Endothelial to mesenchymal transition is common in atherosclerotic lesions and is associated with plaque instability

Solene M. Evrard, Laura Lecce, Katherine C. Michelis, Aya Nomura-Kitabayashi, Gaurav Pandey, K. Raman Purushothaman, Valentina D'Escamard, Jennifer R. Li, Lahouaria Hadri, Kenji Fujitani, Pedro R. Moreno, Ludovic Benard, Pauline Rimmele, Ariella Cohain, Brigham Mecham, Gwendalyn J. Randolph, Elizabeth G. Nabel, Roger Hajjar, Valentin Fuster, Manfred BoehmJason C. Kovacic

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389 Scopus citations


Endothelial to mesenchymal transition (EndMT) plays a major role during development, and also contributes to several adult cardiovascular diseases. Importantly, mesenchymal cells including fibroblasts are prominent in atherosclerosis, with key functions including regulation of: inflammation, matrix and collagen production, and plaque structural integrity. However, little is known about the origins of atherosclerosis-Associated fibroblasts. Here we show using endothelial-specific lineage-Tracking that EndMT-derived fibroblast-like cells are common in atherosclerotic lesions, with EndMT-derived cells expressing a range of fibroblast-specific markers. In vitro modelling confirms that EndMT is driven by TGF-β signalling, oxidative stress and hypoxia; all hallmarks of atherosclerosis. â €Transitioning' cells are readily detected in human plaques co-expressing endothelial and fibroblast/mesenchymal proteins, indicative of EndMT. The extent of EndMT correlates with an unstable plaque phenotype, which appears driven by altered collagen-MMP production in EndMT-derived cells. We conclude that EndMT contributes to atherosclerotic patho-biology and is associated with complex plaques that may be related to clinical events.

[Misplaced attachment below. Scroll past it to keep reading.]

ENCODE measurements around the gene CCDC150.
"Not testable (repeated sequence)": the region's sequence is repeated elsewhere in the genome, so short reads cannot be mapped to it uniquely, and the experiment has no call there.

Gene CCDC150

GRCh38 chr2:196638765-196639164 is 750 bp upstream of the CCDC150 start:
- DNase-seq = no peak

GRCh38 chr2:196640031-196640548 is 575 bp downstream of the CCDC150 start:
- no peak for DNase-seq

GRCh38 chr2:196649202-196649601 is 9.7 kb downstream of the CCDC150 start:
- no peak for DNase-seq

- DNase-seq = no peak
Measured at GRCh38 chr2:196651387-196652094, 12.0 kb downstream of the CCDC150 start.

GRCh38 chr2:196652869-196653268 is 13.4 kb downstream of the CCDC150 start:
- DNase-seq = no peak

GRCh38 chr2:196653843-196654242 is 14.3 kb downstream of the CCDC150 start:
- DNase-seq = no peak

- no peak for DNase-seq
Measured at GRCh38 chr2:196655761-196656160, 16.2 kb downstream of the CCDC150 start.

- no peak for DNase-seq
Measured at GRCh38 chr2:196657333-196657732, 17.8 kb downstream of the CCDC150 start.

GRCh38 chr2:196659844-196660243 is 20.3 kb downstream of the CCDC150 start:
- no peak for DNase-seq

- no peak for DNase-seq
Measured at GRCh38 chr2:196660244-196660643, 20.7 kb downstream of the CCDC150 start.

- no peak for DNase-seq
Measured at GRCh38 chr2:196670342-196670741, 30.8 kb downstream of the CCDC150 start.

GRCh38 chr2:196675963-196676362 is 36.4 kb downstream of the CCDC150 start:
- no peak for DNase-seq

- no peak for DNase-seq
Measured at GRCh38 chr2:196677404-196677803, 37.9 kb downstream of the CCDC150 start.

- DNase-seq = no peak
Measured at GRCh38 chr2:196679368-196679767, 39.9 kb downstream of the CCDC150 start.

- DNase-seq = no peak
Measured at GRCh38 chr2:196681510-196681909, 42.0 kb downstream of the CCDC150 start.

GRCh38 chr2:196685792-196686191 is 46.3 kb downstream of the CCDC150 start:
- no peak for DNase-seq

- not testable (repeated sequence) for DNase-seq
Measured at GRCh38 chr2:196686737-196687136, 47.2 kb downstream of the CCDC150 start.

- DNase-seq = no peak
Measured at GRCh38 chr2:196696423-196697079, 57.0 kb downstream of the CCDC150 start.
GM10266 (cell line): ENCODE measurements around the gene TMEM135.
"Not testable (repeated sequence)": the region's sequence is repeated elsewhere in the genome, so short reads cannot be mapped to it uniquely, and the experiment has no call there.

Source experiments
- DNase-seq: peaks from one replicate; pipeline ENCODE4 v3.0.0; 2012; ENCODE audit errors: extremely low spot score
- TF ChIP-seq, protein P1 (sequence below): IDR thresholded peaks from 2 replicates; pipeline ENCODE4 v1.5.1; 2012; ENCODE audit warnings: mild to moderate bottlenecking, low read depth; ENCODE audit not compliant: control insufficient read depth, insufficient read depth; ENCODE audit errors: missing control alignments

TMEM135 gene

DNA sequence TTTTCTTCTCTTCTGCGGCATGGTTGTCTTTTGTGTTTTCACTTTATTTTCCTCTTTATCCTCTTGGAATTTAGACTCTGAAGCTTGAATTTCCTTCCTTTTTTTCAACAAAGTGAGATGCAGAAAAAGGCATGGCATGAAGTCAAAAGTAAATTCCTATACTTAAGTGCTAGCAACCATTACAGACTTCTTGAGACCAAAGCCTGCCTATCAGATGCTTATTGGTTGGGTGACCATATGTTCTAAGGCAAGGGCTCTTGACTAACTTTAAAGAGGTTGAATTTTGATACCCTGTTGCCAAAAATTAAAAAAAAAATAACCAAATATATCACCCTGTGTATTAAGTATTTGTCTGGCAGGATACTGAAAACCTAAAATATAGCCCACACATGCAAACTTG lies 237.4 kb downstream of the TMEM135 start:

Original languageEnglish
Article number11853
JournalNature communications
StatePublished - Jun 24 2016


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